The Hungry Gap

Today may be the first official day of Spring and certainly in Cambridge it feels spring-like with the sun shining, and the countryside around us stirring into life, however it might surprise you to know that the coming month is historically one of the hardest for some our birds. Termed the ‘Hungry Gap’, it affects seed eating birds such as yellowhammers, reed buntings, grey partridges and our iconic skylarks.CK yellowhammer
The hungry gap is actually a term derived from human experience. It is the gardeners’ name for the period in spring when there is little or no fresh produce available from a vegetable garden or allotment and productivity is at its lowest in the UK.
The reason for the hungry gap for our birds is primarily not enough natural food, because plants set seed in summer and autumn and most of this is eaten during winter; any seed left starts to germinate in the spring. We also see UK bird numbers swell by a winter migration from colder climates moving to and through the UK so there are more mouths to feed. This is an important time for birds as they need the resources for nesting and the start of the breeding season, so competition for food is rife. Once we get into May, new seeds start to appear on early growing plants like dandelions, and there is a lot more insect food available.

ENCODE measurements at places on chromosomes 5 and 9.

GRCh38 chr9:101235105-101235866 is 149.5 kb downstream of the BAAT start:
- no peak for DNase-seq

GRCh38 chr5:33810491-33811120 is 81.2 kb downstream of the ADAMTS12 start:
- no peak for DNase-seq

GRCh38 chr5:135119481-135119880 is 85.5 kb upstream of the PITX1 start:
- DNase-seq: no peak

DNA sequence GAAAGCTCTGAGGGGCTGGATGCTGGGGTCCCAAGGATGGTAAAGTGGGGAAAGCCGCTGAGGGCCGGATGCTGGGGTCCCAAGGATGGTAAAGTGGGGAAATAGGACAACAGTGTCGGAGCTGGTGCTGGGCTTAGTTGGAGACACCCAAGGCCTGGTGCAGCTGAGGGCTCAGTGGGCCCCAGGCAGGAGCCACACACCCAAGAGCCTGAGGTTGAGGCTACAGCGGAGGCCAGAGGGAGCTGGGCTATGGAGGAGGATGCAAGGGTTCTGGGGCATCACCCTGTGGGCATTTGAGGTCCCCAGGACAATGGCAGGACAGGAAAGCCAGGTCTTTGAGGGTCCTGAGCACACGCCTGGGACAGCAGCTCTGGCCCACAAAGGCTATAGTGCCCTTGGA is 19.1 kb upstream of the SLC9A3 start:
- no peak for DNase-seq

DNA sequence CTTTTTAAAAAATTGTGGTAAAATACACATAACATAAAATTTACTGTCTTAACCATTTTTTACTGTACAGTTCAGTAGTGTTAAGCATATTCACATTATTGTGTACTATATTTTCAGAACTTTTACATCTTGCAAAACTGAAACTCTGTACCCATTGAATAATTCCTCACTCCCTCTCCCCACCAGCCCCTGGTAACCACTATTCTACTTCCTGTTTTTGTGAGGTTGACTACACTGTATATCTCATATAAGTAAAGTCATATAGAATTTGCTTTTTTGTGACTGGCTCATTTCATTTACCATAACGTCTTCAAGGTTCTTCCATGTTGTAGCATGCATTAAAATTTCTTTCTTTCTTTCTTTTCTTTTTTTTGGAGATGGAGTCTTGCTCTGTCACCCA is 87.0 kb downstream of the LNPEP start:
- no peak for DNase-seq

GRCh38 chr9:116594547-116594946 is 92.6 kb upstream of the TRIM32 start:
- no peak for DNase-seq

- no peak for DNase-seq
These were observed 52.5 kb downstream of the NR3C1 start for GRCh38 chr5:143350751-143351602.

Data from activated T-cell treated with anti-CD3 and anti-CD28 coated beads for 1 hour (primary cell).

The good news however is that this year because of the relatively mild weather, many plants have continued growing providing vital food. At the CRT’s Lark Rise Farm, near Cambridge, our tenant farmer feeds the birds throughout winter into spring and sows bird food patches. Over wintered stubbles also help and he generally starts cultivating the ground at this time of year, which exposes much-needed seeds. Most farmers elsewhere plough up all their stubble in the autumn to plant crops before winter starts.


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